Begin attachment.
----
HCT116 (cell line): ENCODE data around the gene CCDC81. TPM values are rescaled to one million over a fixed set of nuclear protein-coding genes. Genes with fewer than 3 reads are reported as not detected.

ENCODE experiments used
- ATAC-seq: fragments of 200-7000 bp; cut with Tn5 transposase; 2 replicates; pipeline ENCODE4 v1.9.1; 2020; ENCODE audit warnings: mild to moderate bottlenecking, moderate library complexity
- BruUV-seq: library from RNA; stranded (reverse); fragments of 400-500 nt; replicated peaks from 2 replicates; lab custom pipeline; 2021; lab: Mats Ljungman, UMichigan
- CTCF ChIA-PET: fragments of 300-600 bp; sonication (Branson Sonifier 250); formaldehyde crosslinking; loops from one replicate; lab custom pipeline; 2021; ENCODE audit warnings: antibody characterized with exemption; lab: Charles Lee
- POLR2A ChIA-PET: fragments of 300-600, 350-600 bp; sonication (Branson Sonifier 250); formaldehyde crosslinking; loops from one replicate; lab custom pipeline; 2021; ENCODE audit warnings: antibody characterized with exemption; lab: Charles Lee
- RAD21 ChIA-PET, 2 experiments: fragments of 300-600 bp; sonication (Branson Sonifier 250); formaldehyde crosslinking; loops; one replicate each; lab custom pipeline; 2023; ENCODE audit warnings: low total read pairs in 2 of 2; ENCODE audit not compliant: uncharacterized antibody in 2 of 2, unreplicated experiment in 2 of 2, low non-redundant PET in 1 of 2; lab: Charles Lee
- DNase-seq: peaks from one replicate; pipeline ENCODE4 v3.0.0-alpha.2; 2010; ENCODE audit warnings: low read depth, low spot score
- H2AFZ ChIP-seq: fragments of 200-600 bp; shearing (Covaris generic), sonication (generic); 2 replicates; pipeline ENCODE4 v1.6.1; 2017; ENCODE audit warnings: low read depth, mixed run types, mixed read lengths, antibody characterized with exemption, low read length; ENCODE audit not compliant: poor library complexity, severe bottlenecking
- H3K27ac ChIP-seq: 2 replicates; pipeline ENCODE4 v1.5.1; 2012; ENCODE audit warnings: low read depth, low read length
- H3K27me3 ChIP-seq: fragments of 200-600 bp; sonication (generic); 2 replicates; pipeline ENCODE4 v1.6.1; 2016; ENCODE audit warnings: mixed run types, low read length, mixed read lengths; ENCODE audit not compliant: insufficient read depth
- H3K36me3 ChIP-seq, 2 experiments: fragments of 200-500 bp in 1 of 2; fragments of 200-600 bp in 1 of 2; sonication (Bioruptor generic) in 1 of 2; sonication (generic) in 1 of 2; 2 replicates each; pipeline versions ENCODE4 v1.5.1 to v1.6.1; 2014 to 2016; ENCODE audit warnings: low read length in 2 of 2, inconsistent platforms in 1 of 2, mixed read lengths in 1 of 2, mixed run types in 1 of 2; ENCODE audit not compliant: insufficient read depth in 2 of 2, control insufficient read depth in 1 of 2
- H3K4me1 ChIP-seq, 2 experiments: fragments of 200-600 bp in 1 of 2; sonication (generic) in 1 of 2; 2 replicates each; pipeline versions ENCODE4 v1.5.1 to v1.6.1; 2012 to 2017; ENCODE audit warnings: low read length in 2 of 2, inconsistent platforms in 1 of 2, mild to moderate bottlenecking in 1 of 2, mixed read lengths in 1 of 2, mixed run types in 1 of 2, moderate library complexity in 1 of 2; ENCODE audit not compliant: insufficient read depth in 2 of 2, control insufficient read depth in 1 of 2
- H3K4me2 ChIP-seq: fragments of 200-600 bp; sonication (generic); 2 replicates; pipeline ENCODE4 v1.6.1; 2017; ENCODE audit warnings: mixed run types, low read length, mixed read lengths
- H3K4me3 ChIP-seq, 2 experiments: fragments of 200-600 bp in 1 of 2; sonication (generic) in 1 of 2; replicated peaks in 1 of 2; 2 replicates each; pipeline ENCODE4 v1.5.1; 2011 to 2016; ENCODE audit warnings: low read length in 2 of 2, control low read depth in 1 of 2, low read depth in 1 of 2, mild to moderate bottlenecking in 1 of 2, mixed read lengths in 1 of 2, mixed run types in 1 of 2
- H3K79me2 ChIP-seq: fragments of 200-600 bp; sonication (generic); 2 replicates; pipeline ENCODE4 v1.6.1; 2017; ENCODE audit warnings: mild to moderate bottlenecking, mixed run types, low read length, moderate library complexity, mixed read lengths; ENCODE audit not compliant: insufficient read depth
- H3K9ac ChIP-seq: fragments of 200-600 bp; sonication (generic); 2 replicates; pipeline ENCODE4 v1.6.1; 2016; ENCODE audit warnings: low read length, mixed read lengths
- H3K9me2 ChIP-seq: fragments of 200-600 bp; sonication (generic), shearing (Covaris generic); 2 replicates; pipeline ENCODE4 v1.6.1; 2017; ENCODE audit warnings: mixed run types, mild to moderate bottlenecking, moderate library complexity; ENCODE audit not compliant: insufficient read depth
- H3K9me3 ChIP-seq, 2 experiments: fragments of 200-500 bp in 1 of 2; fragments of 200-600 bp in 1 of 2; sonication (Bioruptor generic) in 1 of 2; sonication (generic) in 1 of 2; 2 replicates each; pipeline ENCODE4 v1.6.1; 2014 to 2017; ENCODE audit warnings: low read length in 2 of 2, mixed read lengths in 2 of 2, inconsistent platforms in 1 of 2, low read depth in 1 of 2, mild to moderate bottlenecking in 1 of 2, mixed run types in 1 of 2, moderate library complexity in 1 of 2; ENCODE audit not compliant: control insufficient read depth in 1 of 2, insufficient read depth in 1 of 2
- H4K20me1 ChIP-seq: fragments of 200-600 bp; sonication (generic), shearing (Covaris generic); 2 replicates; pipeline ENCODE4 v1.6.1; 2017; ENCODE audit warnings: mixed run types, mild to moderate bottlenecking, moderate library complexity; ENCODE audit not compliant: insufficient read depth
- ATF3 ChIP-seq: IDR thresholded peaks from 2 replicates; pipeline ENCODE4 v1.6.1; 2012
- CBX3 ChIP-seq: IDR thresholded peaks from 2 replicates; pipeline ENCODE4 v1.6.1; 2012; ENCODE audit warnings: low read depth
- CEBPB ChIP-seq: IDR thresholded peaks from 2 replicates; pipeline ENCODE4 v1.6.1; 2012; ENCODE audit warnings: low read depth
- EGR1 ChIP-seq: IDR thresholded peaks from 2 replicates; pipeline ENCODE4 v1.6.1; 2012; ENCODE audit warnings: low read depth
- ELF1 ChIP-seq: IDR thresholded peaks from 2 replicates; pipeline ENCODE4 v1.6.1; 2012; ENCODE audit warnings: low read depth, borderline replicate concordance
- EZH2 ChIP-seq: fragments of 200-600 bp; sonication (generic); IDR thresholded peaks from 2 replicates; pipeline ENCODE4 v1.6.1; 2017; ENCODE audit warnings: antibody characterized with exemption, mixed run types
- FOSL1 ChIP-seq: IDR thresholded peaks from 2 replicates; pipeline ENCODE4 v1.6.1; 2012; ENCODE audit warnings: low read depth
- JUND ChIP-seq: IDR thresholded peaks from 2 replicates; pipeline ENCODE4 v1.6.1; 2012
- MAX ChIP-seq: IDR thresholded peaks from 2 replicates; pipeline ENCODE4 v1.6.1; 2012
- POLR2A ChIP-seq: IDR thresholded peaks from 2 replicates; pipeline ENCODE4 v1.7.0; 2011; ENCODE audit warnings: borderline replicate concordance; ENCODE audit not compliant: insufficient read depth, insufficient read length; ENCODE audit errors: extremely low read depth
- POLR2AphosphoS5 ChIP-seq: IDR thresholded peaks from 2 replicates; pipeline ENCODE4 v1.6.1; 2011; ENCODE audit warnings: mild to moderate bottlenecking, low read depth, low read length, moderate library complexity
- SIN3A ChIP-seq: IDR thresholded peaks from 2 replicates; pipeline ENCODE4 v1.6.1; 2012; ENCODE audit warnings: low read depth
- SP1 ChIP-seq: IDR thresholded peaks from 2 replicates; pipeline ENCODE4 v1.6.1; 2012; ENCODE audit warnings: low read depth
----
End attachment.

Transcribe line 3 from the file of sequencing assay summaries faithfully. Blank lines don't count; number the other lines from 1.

- ATAC-seq: fragments of 200-7000 bp; cut with Tn5 transposase; 2 replicates; pipeline ENCODE4 v1.9.1; 2020; ENCODE audit warnings: mild to moderate bottlenecking, moderate library complexity